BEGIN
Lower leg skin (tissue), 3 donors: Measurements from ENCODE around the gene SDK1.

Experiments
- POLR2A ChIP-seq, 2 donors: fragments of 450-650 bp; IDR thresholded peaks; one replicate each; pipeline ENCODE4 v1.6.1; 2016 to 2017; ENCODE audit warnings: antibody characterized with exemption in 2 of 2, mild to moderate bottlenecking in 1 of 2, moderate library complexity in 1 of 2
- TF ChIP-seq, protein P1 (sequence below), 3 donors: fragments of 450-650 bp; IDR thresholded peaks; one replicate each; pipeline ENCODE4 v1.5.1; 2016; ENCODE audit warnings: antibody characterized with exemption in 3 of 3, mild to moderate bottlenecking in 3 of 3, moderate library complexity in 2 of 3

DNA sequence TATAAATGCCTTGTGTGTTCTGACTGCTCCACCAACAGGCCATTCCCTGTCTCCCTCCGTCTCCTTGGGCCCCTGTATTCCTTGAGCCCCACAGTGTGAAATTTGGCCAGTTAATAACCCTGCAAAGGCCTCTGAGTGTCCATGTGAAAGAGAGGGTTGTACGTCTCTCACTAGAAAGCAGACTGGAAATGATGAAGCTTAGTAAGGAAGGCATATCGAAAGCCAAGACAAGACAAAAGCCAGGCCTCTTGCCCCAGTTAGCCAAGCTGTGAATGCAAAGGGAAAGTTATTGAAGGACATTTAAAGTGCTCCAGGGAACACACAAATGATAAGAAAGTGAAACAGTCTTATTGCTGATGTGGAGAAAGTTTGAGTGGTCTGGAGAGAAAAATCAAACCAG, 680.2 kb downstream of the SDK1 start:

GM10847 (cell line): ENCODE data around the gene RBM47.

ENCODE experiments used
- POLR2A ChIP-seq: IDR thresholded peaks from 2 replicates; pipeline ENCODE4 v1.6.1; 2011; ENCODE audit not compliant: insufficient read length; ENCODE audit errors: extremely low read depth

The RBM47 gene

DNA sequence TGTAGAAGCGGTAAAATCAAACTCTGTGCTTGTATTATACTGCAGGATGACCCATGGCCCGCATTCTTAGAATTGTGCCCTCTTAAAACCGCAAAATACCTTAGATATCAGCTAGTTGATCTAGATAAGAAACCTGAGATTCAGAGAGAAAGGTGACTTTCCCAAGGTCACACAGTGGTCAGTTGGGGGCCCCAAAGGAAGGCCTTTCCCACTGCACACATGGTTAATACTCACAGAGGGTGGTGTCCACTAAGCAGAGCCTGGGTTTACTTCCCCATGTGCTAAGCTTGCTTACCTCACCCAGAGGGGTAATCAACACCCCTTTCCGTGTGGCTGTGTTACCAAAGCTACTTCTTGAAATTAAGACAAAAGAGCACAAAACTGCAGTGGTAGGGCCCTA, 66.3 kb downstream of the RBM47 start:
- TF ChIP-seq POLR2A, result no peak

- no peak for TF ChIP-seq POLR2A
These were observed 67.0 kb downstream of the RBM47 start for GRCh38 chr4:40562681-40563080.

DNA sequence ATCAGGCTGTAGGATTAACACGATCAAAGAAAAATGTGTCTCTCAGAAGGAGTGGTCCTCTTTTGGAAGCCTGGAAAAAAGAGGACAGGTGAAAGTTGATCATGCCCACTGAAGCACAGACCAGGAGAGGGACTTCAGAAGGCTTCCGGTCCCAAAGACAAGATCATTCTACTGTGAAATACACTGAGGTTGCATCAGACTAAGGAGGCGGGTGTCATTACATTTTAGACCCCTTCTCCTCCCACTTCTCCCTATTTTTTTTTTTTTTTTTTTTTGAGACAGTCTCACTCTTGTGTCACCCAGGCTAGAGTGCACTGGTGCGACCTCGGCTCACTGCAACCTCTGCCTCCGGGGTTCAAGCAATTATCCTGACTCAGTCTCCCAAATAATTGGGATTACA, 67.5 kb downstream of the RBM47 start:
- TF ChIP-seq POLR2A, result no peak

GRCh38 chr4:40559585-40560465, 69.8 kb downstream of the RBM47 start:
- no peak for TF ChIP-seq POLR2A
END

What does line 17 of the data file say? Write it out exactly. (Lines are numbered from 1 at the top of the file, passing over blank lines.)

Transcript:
- no peak for TF ChIP-seq POLR2A